Study Material | Test Series
Drishti IAS
call1800-121-6260 / 011-47532596
Drishti The Vision Foundation
(A unit of VDK Eduventures Pvt. Ltd.)
Using Geoengineering to combat Global Warming
Aug 18, 2017

[GS Paper III: (Conservation, environmental pollution and degradation, EIA, Disaster and Disaster Management)]

Why in news?

A collaborative study by researchers from India, China and the U.S. published in Geophysical Research Letters has offered a combination of two dominant geoengineering methods — stratospheric sulphate aerosol increase and cirrus cloud thinning — to reduce global warming and precipitation rates to pre-industrial levels.

What is Geoengineering?

  • Geoengineering is the technique designed to tackle the effects of climate change directly, usually by removing carbon dioxide (CO2) from the air or limiting the amount of sunlight reaching the planet's surface. It involves deliberate planet-scale interventions to counteract global warming. 
  • Techniques suggested include placing mirrors in space that reflect sunlight away from the Earth and fertilising the oceans with iron to encourage the growth of algae that can soak up atmospheric carbon dioxide.

Stratospheric sulphate aerosol injection

  • Fine, light-coloured particles designed to reflect back part of the solar radiation before it reaches and warms the earth would be sprayed into the stratosphere.  
  • This would not only reduce the global warming to pre-industrial levels, but also reduce the precipitation at a much higher rate than required to balance the effect of carbon dioxide.
  • The 1991 volcanic eruption of Mount Pinatubo in the Philippines is a natural precedent of the technique. It had injected 20 megatonnes of sulphur dioxide (SO2) into the stratosphere, cooling the earth significantly for a couple of years.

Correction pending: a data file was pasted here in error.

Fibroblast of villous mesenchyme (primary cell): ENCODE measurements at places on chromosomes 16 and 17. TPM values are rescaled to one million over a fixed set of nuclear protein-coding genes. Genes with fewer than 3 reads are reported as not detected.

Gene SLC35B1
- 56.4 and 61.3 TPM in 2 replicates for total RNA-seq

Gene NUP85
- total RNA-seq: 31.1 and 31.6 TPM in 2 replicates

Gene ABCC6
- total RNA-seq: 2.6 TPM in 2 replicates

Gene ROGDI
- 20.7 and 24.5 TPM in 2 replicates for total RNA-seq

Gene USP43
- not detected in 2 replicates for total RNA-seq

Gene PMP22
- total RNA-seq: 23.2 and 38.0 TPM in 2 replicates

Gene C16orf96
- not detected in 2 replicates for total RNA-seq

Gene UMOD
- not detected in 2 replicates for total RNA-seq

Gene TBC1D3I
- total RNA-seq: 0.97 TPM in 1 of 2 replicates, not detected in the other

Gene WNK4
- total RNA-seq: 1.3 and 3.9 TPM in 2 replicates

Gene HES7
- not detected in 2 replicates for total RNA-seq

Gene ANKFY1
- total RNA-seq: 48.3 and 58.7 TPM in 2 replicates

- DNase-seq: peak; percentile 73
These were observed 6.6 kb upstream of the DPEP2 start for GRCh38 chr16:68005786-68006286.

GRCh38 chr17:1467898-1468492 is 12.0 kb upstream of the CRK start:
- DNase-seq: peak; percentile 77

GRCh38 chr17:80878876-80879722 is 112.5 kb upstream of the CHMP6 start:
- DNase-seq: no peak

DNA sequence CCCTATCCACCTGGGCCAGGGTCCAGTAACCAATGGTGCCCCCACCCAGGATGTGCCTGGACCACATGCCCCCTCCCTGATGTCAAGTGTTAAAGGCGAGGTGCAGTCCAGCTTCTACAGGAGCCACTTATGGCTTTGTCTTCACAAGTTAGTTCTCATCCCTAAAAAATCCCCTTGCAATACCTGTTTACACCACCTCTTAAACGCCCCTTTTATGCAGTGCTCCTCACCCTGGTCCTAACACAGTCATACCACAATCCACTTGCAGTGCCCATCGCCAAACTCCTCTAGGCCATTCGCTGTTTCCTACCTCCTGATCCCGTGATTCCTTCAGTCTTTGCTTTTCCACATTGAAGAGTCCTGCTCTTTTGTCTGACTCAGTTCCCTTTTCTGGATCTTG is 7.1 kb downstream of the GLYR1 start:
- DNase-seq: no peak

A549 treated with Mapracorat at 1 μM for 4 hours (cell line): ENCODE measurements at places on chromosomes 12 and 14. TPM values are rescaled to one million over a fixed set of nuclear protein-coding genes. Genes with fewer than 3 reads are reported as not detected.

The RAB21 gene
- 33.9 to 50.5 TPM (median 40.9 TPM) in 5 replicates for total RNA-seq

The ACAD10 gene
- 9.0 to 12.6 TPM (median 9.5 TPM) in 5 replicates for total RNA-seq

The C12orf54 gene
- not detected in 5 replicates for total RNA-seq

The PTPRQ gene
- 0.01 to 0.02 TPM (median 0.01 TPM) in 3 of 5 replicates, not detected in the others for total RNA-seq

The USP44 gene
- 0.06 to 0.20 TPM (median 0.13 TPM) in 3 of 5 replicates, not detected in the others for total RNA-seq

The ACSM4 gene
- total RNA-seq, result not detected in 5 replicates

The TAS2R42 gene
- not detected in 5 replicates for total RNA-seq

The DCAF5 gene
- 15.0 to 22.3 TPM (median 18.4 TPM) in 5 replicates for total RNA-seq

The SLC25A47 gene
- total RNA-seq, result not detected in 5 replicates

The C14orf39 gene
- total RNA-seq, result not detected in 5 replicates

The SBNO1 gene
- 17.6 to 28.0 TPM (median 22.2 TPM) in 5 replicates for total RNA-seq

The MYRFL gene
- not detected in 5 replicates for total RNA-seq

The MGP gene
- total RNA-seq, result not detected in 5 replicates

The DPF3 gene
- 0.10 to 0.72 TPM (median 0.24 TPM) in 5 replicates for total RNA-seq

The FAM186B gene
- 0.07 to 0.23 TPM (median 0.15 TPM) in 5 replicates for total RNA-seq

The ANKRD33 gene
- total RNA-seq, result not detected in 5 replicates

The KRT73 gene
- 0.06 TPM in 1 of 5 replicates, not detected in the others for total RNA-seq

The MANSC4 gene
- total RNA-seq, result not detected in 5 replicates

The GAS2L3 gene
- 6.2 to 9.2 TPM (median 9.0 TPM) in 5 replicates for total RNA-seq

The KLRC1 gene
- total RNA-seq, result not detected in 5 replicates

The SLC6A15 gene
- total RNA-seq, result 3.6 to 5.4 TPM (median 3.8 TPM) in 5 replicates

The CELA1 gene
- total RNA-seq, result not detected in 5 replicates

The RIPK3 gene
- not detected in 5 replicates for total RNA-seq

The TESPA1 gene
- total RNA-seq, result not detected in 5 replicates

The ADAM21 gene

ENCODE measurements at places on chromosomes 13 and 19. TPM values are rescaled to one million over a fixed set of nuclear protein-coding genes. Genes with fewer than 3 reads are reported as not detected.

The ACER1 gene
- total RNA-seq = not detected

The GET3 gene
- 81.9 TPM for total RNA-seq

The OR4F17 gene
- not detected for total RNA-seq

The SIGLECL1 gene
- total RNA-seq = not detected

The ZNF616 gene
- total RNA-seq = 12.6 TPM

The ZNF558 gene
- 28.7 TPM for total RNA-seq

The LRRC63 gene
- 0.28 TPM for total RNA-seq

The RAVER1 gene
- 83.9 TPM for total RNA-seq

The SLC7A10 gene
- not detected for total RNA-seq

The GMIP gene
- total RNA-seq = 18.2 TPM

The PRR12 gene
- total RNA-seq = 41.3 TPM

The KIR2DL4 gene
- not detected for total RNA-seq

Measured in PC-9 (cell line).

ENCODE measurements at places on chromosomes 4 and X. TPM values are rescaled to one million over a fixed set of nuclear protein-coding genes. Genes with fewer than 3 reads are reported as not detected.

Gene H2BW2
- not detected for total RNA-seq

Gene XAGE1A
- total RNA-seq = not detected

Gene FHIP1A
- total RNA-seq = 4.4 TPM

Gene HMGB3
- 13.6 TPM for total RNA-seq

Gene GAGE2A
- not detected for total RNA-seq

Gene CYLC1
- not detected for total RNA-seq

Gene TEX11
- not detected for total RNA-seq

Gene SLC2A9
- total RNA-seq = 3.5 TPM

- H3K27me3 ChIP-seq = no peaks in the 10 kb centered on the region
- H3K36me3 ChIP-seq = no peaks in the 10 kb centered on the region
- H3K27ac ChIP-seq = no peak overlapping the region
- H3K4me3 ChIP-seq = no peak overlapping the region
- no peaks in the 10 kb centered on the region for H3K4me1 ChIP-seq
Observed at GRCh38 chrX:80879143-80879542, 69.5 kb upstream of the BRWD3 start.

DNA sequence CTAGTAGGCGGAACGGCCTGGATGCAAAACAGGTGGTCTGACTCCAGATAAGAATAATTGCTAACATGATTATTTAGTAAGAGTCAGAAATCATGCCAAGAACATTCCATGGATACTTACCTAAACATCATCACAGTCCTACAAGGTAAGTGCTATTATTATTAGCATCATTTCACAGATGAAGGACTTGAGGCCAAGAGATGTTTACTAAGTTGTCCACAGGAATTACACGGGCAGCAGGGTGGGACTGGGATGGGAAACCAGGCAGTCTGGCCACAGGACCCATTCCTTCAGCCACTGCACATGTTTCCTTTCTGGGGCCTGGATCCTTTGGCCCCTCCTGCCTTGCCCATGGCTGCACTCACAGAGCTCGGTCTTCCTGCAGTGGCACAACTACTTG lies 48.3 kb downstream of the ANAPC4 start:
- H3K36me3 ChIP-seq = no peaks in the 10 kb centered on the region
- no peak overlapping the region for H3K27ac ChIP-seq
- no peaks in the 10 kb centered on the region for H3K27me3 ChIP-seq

Cirrus cloud thinning

  • Cirrus clouds, which are at a height of 10 km above the Earth’s surface also trap the heat and thinning them could cool down the Earth. 
  • Greenhouse gases and cirrus clouds regulate outgoing longwave radiation (OLR) and cirrus cloud coverage is predicted to be sensitive to the ice fall speed which depends on ice crystal size. The higher the cirrus, the greater their impact is on OLR. Thus by changing ice crystal size in the coldest cirrus, OLR and climate might be modified. 
  • Deliberate depletion of cirrus clouds increases outgoing longwave radiation, reduces the upper tropospheric water vapor, and cools the climate. 

Types of clouds 

According to their height, expanse, density and transparency or opaqueness clouds are grouped under four types:

(i) Cirrus- Cirrus clouds are formed at high altitudes (8,000 - 12,000m). They are thin and detatched clouds having a feathery appearance. They are always white in colour.
(ii) Cumulus- Cumulus clouds look like cotton wool. They are formed at a height of 4,000 - 7,000 m. They exist in patches and can be seen scattered here and there. They have a flat base.
(iii) Stratus- These are layered clouds covering large portions of the sky. These clouds are generally formed either due to loss of heat or due to the mixing of air masses with different temperatures.
(iv) Nimbus- Nimbus clouds are black or dark gray. They form at middle levels or very near to the surface of the earth. These are extremely dense and opaque to the rays of the sun. 

A combination of these four basic types can give rise to the following types of clouds: 

  • high clouds – cirrus, cirrostratus, cirrocumulus; 
  • middle clouds – altostratus and altocumulus; 
  • low clouds – stratocumulus and nimbostratus and clouds with extensive vertical development – cumulus and cumulonimbus.


  • The technique could result in reduced precipitation, soil moisture and river flow in many regions.
  • Thinning cirrus cloud will also reduce the rate of precipitation to less than the required amount.
  • Injection of sulphur compounds into the stratosphere is likely to increase acid deposition on the ground and also contribute to ozone layer depletion.
  • Once the aerosol has been injected into the atmosphere, it cannot be removed.

Way Forward 

  • As nations struggle to reduce emissions even further, alternative solutions using geoengineering innovations will become more attractive.
  • However, geoengineering techniques carry the risk of causing unintended environmental damage by upsetting earth's natural cycles.
  • There must be a strict regulatory framework at global level to explore these options, as the consequences of such interventions can affect entire humanity. 


Helpline Number : 87501 87501
To Subscribe Newsletter and Get Updates.